In the Hypermobile type of EDS the joints of the body experience Hypermobility, which is the dominant clinical manifestation. General joint hypermobility affects large (elbows, knees) and small (fingers and toes) joints are evident.Skin is hyperextensible, smooth/velvety, and bruising occurs easily as well. Reoccurring joint dislocations are common, and joints such as shoulder, patella, and temporomandibular joint dislocate frequently.
Chronic joint and limb pain is a common amongst individuals with Hypermobile type EDS. Skeletal X-ray are normal, however the anatomical distribution is wide and tender points can sometimes be elicited. To this day, researchers have not identified any biochemical collagen finding. The Hypermobile type of EDS is inherited in an autosomal dominant manner.The other four types of EDS that exist are less common, but have the same general symptoms as Classical and Hypermobile types (e.g. skin hyperextensible and the joint hypermobility). However, these types EDS have symptoms that occur in other regions of the body, including the general symptoms.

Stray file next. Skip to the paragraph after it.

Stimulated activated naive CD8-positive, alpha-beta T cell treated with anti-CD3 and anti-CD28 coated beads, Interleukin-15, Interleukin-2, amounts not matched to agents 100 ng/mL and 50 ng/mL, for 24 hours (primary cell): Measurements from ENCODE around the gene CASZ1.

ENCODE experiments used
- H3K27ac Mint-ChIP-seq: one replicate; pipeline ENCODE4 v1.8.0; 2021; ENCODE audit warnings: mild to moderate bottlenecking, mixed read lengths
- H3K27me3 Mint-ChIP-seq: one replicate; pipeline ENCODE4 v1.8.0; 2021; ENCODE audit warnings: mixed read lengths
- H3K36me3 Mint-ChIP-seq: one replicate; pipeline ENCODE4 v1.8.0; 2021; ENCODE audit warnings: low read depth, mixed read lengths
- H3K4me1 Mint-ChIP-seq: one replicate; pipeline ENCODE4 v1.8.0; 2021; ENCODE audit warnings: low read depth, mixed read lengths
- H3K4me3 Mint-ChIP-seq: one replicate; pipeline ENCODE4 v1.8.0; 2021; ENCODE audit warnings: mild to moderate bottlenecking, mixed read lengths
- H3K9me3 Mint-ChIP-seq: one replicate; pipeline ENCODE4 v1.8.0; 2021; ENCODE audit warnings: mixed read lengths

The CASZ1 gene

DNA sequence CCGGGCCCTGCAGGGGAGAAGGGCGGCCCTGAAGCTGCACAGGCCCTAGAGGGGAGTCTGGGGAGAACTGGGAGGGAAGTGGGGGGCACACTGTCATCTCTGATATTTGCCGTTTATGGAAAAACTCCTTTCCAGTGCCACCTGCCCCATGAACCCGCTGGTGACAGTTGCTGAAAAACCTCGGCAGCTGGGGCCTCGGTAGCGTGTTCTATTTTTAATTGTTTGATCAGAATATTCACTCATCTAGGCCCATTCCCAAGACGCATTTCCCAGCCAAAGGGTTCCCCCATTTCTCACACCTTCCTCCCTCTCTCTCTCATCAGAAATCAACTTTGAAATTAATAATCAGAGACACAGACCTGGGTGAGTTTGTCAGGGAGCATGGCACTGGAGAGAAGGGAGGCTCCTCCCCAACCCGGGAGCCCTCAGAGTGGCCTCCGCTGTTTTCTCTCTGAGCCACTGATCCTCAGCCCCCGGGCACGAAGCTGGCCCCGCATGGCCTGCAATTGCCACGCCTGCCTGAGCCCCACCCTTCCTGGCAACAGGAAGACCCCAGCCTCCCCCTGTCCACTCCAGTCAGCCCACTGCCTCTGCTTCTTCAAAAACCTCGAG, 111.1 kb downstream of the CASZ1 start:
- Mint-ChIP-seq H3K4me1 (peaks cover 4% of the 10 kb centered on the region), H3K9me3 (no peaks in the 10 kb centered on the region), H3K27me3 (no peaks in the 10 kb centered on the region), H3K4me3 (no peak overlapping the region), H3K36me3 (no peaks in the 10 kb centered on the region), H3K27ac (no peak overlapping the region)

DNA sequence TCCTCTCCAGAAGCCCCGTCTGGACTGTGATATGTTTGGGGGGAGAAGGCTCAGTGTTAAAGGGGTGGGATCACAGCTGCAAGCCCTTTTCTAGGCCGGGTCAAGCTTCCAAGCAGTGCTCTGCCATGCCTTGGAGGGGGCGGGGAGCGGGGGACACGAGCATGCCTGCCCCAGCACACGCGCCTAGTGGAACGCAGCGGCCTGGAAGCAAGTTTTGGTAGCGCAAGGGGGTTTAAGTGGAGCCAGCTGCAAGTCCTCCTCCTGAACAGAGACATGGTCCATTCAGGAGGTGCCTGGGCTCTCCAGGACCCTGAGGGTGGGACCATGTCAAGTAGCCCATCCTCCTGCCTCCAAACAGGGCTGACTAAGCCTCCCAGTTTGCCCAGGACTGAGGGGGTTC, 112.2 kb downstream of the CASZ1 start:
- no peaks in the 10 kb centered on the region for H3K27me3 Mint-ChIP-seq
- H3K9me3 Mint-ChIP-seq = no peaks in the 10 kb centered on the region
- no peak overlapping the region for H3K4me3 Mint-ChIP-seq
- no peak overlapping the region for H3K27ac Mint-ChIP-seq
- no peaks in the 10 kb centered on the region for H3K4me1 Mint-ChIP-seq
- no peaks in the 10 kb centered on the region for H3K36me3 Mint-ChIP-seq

Different protein and enzyme (collagen) disorder cause these other types of EDS. These other types are inherited in an autosomal dominant manner and autosomal recessive manner.There are other types which are very rare, and the molecular basis of which remains unknown, however they do know that these rarities are X-linked (Clarke, D., Skrocki-Czerpak, K., Neumann-Potash, L). The diagnosis of EDS is made upon clinical ground first, skin hyperelasticity, easy bruising, dystrophic scarring, and joint hypermobility are the cardinal symptoms, which may be present in different combinations and with variable severity.
Diagnosis is often impossible to make in infants and small children as abnormal joints hypermobility and skin elasticity are difficult to recognize, however infants may present as floppy infants. In children, joint hypermobility and hypotonia may cause delayed motor dev., problems with walking, and mild motor disturbances and often thought clumsiness. Other characteristics can be hernias, gastrointestinal diverticula, mitral valve prolapse, rectal prolapse, and easy inversion of the upper eyelid.